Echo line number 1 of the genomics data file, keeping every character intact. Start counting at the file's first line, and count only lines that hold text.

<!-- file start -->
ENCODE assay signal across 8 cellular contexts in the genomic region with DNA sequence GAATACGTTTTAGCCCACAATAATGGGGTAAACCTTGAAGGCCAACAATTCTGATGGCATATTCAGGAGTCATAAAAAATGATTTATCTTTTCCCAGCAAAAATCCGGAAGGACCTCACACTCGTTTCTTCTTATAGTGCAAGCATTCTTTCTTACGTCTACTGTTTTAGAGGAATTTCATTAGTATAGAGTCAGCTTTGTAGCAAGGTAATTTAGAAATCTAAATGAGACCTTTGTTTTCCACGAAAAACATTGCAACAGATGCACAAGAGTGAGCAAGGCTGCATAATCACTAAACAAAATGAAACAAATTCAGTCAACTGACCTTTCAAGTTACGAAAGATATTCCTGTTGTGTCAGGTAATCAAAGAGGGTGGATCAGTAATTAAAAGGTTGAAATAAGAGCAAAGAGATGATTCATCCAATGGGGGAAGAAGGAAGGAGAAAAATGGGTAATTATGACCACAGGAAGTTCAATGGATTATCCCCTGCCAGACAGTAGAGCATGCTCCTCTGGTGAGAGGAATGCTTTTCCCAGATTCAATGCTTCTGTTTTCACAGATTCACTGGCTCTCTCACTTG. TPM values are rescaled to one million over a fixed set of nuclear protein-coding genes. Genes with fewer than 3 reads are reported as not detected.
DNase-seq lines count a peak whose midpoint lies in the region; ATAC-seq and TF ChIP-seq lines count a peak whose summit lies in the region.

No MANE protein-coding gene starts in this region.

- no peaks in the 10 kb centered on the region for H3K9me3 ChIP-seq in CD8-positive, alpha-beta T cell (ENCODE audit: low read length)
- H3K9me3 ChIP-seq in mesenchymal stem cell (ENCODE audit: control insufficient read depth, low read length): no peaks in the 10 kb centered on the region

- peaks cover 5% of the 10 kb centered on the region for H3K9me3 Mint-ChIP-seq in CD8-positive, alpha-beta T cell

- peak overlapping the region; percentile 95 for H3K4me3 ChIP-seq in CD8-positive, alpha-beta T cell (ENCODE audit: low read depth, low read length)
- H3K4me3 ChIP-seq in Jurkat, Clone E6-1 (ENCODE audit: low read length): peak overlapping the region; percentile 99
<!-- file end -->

ENCODE assay signal across 8 cellular contexts in the genomic region with DNA sequence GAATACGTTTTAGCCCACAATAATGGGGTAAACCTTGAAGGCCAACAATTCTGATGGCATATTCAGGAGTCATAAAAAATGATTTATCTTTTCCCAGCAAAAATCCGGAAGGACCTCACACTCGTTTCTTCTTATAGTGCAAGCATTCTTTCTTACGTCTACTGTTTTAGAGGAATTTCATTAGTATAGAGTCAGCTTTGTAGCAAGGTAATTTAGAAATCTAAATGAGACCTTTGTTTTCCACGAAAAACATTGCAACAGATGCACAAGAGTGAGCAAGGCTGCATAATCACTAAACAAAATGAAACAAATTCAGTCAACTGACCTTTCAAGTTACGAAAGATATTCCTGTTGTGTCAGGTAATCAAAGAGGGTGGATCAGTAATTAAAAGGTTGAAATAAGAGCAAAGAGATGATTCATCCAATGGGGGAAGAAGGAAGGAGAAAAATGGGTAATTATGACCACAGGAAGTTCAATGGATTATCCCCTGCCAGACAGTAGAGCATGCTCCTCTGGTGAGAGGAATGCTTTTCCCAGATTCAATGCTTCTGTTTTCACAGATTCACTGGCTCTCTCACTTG. TPM values are rescaled to one million over a fixed set of nuclear protein-coding genes. Genes with fewer than 3 reads are reported as not detected.